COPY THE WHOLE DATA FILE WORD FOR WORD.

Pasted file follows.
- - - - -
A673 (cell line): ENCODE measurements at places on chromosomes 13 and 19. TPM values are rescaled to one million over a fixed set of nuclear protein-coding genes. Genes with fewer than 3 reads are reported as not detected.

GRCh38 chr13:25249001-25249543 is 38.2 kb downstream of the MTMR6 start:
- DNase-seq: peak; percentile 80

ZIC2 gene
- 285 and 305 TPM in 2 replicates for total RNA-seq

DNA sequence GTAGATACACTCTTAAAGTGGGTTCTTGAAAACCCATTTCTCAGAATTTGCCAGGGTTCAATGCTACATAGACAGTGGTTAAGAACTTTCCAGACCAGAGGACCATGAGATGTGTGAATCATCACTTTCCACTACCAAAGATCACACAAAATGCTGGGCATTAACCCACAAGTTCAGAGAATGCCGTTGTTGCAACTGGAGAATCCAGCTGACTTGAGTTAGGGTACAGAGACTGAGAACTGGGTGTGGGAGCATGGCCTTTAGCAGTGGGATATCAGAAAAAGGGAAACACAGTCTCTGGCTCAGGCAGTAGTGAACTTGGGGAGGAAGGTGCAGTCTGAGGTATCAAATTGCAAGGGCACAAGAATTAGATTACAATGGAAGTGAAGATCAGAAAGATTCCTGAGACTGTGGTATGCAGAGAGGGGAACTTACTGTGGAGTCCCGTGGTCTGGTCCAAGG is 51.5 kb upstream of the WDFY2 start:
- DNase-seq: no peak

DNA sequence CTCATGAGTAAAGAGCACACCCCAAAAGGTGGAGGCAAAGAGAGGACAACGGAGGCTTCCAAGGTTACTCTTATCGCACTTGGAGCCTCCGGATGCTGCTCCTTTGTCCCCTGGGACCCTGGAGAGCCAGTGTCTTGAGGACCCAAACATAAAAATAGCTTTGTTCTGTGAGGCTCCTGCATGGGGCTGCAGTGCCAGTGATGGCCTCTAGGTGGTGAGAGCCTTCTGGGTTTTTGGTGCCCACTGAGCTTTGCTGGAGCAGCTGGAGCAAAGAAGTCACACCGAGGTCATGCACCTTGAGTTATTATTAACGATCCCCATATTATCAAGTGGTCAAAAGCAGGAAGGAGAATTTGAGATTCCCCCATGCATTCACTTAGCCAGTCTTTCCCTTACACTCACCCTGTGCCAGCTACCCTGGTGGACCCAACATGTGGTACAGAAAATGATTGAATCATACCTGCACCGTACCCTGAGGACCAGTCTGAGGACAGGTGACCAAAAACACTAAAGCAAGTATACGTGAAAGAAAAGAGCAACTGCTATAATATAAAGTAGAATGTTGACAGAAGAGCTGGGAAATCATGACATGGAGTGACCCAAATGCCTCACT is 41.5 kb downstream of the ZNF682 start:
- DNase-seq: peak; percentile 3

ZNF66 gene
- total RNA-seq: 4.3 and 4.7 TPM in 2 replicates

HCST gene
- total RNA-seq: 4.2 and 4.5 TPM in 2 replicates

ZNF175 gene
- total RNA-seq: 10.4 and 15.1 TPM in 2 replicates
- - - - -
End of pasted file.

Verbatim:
A673 (cell line): ENCODE measurements at places on chromosomes 13 and 19. TPM values are rescaled to one million over a fixed set of nuclear protein-coding genes. Genes with fewer than 3 reads are reported as not detected.

GRCh38 chr13:25249001-25249543 is 38.2 kb downstream of the MTMR6 start:
- DNase-seq: peak; percentile 80

ZIC2 gene
- 285 and 305 TPM in 2 replicates for total RNA-seq

DNA sequence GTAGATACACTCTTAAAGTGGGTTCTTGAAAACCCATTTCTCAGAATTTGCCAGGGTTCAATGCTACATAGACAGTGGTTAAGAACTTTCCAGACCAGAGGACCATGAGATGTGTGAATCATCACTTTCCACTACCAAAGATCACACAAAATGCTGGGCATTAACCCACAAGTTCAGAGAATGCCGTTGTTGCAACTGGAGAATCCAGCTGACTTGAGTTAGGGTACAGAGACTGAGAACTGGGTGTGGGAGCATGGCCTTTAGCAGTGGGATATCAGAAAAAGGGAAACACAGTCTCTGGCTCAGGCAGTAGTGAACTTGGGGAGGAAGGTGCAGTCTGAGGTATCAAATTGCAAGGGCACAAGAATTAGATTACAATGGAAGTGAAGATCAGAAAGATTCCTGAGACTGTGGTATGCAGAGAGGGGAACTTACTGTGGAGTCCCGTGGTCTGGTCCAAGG is 51.5 kb upstream of the WDFY2 start:
- DNase-seq: no peak

DNA sequence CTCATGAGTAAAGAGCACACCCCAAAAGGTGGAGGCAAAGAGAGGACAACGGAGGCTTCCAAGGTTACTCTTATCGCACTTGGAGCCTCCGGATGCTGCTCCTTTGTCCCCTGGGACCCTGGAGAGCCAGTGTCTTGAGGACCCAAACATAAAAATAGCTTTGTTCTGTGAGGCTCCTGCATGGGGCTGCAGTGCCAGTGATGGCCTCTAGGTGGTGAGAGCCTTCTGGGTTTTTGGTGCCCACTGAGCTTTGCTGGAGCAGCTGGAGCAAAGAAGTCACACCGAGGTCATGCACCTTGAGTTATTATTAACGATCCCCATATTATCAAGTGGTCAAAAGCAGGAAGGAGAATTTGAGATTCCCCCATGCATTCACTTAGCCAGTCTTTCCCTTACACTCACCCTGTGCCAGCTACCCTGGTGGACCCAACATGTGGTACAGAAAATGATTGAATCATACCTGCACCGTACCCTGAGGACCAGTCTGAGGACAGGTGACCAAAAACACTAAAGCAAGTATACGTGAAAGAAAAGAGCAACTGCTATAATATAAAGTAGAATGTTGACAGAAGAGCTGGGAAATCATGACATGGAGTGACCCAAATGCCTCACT is 41.5 kb downstream of the ZNF682 start:
- DNase-seq: peak; percentile 3

ZNF66 gene
- total RNA-seq: 4.3 and 4.7 TPM in 2 replicates

HCST gene
- total RNA-seq: 4.2 and 4.5 TPM in 2 replicates

ZNF175 gene
- total RNA-seq: 10.4 and 15.1 TPM in 2 replicates